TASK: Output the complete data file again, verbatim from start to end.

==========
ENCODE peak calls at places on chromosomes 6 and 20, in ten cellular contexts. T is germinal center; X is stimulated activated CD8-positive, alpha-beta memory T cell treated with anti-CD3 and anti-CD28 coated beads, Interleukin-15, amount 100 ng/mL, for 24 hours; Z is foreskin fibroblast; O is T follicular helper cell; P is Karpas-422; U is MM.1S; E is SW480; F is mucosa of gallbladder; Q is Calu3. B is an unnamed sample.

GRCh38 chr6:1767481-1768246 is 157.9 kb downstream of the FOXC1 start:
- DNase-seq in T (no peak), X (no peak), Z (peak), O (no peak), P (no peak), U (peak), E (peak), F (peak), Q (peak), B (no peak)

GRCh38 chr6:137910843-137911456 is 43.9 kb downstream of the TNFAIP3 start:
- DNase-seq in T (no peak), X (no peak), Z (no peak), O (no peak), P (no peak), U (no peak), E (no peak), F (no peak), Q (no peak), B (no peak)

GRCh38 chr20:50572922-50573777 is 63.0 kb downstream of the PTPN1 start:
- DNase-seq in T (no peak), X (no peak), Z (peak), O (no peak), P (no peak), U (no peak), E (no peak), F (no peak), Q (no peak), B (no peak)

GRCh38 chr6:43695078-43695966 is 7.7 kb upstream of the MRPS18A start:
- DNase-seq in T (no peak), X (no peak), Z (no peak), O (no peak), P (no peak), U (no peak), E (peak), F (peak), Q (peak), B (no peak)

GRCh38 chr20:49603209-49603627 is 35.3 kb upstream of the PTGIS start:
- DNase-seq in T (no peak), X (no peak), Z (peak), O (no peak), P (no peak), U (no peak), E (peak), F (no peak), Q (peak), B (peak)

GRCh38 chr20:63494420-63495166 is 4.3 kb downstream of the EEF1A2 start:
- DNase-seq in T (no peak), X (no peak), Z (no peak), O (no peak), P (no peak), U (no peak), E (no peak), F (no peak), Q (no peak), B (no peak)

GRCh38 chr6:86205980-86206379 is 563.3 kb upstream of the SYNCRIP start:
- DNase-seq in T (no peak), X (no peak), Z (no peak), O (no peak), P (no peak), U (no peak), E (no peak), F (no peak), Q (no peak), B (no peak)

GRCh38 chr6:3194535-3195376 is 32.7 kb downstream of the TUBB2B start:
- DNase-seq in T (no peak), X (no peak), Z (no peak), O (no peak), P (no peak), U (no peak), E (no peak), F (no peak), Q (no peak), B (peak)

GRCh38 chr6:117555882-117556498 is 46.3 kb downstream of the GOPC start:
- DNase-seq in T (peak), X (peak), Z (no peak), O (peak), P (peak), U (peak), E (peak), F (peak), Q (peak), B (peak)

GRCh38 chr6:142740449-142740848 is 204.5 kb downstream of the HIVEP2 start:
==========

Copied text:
ENCODE peak calls at places on chromosomes 6 and 20, in ten cellular contexts. T is germinal center; X is stimulated activated CD8-positive, alpha-beta memory T cell treated with anti-CD3 and anti-CD28 coated beads, Interleukin-15, amount 100 ng/mL, for 24 hours; Z is foreskin fibroblast; O is T follicular helper cell; P is Karpas-422; U is MM.1S; E is SW480; F is mucosa of gallbladder; Q is Calu3. B is an unnamed sample.

GRCh38 chr6:1767481-1768246 is 157.9 kb downstream of the FOXC1 start:
- DNase-seq in T (no peak), X (no peak), Z (peak), O (no peak), P (no peak), U (peak), E (peak), F (peak), Q (peak), B (no peak)

GRCh38 chr6:137910843-137911456 is 43.9 kb downstream of the TNFAIP3 start:
- DNase-seq in T (no peak), X (no peak), Z (no peak), O (no peak), P (no peak), U (no peak), E (no peak), F (no peak), Q (no peak), B (no peak)

GRCh38 chr20:50572922-50573777 is 63.0 kb downstream of the PTPN1 start:
- DNase-seq in T (no peak), X (no peak), Z (peak), O (no peak), P (no peak), U (no peak), E (no peak), F (no peak), Q (no peak), B (no peak)

GRCh38 chr6:43695078-43695966 is 7.7 kb upstream of the MRPS18A start:
- DNase-seq in T (no peak), X (no peak), Z (no peak), O (no peak), P (no peak), U (no peak), E (peak), F (peak), Q (peak), B (no peak)

GRCh38 chr20:49603209-49603627 is 35.3 kb upstream of the PTGIS start:
- DNase-seq in T (no peak), X (no peak), Z (peak), O (no peak), P (no peak), U (no peak), E (peak), F (no peak), Q (peak), B (peak)

GRCh38 chr20:63494420-63495166 is 4.3 kb downstream of the EEF1A2 start:
- DNase-seq in T (no peak), X (no peak), Z (no peak), O (no peak), P (no peak), U (no peak), E (no peak), F (no peak), Q (no peak), B (no peak)

GRCh38 chr6:86205980-86206379 is 563.3 kb upstream of the SYNCRIP start:
- DNase-seq in T (no peak), X (no peak), Z (no peak), O (no peak), P (no peak), U (no peak), E (no peak), F (no peak), Q (no peak), B (no peak)

GRCh38 chr6:3194535-3195376 is 32.7 kb downstream of the TUBB2B start:
- DNase-seq in T (no peak), X (no peak), Z (no peak), O (no peak), P (no peak), U (no peak), E (no peak), F (no peak), Q (no peak), B (peak)

GRCh38 chr6:117555882-117556498 is 46.3 kb downstream of the GOPC start:
- DNase-seq in T (peak), X (peak), Z (no peak), O (peak), P (peak), U (peak), E (peak), F (peak), Q (peak), B (peak)

GRCh38 chr6:142740449-142740848 is 204.5 kb downstream of the HIVEP2 start: